Here’s an interesting article on Philippe Sands and his new book Torture Team:
Torture has always been horribly common, so why does Sands see such significance in a legal decision that may have directly affected only a single detainee? “These things happen. But there’s a very big difference between things happening on the battlefield, in the heat of the moment and without formal authorisation, and a situation where the highest levels of government in the US authorise it. It opens the door to something qualitatively different.
“In physical terms, of course, it’s not worse than the mass torture that is happening today in many countries of the world. The reason that it’s so important is that the US has always held itself out as doing things differently – and has done things differently. It has been a leader in developing international human rights law and international humanitarian law. If a country like the US opens the door to this type of behaviour in a formal sense, the world has changed. It’s vitally significant.
“I work as a barrister for a large number of governments. I have been told by foreign ministers, I’ve even been told by a president, that – on the basis of the legal advice and the documents that led to the decision of December 2002 – they now see no reason why they can’t do the same thing. It has opened the door to the legitimation of those types of action in foreign countries. And worse, it has made it impossible for the US to say to those countries you can’t do them. So moral authority has gone, and there’s no longer any difference between us and them. We have seen the price Britain and America have paid for that over the past five years. It’s a big price, and it’s going to take a generation to get over it.”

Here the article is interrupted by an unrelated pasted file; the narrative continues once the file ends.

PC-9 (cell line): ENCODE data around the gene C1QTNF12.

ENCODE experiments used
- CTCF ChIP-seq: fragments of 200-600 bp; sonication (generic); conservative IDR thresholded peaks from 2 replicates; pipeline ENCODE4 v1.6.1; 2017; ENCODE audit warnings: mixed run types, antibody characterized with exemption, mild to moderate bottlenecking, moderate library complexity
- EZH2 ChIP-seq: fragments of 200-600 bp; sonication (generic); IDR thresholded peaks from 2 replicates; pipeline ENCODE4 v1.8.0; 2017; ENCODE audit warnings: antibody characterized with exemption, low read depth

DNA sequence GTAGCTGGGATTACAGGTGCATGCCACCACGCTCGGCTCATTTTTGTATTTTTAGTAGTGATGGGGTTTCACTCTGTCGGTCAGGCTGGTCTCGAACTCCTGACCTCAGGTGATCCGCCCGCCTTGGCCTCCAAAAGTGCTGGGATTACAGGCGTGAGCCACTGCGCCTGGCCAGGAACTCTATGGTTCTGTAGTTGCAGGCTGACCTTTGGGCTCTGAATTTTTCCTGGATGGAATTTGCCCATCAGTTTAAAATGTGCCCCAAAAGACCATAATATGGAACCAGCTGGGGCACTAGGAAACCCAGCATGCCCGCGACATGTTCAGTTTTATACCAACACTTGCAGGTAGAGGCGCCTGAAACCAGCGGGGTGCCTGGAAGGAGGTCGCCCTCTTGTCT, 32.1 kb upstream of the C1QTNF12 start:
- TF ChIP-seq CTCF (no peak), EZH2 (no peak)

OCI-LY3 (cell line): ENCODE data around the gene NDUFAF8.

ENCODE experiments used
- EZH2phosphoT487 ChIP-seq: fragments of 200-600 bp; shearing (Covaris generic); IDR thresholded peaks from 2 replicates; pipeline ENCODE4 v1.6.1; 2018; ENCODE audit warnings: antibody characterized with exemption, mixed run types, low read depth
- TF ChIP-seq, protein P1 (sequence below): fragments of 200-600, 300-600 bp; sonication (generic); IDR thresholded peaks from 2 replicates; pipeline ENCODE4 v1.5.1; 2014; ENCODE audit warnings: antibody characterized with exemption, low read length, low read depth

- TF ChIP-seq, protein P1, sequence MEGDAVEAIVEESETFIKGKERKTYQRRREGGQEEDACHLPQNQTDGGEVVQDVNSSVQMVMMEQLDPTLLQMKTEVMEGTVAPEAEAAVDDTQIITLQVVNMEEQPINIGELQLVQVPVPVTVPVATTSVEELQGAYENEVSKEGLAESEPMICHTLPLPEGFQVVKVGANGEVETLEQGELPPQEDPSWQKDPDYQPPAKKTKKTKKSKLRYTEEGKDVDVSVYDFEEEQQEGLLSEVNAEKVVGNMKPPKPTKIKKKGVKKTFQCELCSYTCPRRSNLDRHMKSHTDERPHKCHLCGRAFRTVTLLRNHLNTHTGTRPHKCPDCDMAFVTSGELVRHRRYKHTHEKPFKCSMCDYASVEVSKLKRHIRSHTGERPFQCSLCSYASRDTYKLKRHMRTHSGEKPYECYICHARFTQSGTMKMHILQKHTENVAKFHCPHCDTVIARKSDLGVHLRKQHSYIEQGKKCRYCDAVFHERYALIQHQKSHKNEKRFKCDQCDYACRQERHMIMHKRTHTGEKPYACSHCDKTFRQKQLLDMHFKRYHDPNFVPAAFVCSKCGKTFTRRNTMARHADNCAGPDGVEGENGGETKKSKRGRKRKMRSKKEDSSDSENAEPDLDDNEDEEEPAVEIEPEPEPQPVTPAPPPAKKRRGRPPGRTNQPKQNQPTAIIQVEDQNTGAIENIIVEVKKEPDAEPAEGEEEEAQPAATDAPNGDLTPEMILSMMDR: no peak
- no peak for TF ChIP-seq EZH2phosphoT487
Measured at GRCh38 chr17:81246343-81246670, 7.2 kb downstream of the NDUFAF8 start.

Within the piece Sands argues that “never means never” with regard to torture, a stance I am happy to support with regard to government policies on torture. However, does Sands have a disinterested enough perspective to judge the scale of any loss of moral authority, and how long it will take to regain? I’m not convinced. This is a war that will take at least a generation to conclude. Early mistakes, misjudgments and over-reactions to a new paradigm of a non-state actor waging war by the use of indiscriminate violence (although some past parallels exist) are perhaps understandable, if not forgivable. I doubt they will undermine the eventual victory of moderates of all persuasions over the violent reactionary forces ranged against them.